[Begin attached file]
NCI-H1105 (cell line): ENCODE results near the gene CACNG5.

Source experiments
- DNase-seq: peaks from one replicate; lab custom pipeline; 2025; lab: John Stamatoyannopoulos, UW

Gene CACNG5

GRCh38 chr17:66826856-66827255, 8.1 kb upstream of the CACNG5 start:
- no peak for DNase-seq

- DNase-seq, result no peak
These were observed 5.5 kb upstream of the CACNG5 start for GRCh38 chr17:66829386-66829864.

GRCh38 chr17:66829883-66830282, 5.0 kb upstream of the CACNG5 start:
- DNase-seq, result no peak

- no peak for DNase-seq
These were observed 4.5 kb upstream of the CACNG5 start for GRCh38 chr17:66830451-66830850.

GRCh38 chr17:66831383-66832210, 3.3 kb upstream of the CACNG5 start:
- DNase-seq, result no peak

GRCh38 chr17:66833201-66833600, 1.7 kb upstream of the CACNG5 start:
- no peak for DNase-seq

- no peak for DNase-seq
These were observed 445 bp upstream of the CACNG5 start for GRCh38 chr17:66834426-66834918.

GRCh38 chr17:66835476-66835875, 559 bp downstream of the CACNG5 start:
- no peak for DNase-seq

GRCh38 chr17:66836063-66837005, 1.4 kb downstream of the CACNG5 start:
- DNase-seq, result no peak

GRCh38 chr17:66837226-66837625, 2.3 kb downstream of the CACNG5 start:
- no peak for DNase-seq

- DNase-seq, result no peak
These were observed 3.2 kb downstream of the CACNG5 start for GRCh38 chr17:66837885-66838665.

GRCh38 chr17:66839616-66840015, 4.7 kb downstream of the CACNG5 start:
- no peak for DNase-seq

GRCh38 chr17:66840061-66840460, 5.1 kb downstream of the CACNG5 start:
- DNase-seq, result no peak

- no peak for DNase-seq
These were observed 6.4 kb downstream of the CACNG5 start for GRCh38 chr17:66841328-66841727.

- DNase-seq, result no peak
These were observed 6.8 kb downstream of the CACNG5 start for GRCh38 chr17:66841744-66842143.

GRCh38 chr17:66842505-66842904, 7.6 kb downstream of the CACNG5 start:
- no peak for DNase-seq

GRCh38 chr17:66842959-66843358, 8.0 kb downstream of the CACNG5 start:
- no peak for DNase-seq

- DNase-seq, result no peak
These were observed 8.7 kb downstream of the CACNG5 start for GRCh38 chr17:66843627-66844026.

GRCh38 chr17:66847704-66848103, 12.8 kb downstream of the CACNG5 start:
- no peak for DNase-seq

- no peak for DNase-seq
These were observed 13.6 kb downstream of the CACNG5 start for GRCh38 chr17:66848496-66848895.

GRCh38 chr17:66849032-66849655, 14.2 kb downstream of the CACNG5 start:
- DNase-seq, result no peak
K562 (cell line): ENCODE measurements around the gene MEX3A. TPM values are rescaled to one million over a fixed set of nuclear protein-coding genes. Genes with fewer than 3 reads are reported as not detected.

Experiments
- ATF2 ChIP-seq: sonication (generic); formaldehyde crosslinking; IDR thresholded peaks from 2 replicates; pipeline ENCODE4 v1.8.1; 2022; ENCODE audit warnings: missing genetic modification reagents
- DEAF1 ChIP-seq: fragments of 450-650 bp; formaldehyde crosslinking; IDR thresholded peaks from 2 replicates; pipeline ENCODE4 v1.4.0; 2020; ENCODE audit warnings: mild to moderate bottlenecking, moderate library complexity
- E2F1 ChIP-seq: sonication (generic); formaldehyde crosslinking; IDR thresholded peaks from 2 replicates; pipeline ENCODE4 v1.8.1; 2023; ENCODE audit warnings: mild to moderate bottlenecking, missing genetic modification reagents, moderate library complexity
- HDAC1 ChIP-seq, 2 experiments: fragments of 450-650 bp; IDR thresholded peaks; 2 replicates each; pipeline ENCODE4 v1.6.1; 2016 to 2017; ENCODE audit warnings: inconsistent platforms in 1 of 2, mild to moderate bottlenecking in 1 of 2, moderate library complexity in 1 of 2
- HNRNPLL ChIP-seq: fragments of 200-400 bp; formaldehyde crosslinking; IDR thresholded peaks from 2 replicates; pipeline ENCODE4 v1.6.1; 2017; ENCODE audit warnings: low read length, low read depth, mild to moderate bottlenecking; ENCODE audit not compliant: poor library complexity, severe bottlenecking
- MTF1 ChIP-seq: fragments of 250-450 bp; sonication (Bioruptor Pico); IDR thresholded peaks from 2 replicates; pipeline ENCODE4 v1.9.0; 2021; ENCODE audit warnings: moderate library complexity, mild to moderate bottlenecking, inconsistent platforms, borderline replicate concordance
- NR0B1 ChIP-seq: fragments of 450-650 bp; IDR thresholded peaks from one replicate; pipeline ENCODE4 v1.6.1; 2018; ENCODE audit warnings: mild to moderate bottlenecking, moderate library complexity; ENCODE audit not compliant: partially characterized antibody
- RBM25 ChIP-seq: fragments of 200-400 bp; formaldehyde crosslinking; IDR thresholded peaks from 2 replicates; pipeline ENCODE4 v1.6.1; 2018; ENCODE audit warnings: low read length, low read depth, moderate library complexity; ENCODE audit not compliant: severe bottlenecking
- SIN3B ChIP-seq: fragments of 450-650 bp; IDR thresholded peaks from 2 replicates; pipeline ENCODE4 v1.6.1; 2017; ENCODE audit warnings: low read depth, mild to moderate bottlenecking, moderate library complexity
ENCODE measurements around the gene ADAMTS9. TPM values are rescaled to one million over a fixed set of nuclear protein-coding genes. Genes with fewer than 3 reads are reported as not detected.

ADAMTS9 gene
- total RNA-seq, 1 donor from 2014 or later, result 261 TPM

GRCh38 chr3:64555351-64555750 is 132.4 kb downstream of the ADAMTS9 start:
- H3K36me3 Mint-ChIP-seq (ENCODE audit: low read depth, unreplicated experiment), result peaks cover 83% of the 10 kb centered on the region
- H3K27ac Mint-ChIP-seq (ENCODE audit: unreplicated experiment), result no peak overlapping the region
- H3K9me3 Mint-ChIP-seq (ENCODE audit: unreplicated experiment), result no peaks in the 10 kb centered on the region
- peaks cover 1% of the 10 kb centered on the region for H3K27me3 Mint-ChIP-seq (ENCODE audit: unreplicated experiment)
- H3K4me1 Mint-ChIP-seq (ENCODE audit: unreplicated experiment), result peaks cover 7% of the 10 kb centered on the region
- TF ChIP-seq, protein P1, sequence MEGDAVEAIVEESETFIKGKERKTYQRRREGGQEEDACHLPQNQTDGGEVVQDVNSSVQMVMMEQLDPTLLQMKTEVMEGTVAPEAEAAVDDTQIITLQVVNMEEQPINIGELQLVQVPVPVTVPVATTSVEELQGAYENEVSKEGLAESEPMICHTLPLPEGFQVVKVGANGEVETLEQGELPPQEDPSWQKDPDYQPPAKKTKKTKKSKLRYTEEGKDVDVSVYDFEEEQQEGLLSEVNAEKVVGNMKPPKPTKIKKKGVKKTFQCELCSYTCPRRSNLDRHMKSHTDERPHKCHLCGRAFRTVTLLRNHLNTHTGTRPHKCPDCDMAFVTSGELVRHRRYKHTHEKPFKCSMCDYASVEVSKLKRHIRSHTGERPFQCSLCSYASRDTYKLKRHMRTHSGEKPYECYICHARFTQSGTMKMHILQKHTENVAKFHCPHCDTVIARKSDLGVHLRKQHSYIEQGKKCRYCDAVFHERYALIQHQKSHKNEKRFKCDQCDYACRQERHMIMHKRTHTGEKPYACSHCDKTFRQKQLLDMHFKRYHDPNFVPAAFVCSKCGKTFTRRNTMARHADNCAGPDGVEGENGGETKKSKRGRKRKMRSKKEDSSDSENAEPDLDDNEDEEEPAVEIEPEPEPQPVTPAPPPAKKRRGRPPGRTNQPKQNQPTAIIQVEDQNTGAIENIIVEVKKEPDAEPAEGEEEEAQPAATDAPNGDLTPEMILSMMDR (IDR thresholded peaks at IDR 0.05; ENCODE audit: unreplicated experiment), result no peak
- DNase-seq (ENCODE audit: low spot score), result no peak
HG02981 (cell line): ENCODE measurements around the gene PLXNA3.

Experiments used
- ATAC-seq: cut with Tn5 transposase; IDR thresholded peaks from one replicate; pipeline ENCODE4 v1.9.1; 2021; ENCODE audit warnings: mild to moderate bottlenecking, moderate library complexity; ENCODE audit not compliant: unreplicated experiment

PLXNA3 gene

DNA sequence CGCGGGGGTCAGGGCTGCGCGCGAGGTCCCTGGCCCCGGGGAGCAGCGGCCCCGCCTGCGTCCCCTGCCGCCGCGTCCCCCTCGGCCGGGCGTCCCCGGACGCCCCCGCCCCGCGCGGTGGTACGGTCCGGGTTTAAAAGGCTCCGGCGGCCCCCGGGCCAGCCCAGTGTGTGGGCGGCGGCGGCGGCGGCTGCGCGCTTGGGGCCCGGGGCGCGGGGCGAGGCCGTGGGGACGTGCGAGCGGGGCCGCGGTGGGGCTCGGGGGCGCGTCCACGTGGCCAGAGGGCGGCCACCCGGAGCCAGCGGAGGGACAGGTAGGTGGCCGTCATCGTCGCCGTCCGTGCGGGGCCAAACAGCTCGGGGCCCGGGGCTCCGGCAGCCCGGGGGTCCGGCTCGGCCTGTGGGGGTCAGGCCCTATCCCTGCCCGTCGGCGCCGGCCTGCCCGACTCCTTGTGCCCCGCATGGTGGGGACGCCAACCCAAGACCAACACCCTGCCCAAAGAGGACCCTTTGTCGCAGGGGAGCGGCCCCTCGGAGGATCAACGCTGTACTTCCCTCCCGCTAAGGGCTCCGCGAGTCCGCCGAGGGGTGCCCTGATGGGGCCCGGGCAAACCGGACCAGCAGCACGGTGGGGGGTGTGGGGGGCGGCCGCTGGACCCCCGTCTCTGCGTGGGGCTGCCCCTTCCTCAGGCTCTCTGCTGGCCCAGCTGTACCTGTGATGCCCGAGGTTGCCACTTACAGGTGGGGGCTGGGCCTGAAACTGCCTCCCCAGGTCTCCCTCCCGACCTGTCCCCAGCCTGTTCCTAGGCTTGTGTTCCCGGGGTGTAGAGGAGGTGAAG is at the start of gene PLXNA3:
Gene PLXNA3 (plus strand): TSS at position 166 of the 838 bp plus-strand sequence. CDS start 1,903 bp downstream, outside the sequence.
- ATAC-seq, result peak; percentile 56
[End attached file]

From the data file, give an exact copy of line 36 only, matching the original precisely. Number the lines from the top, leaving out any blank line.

- no peak for DNase-seq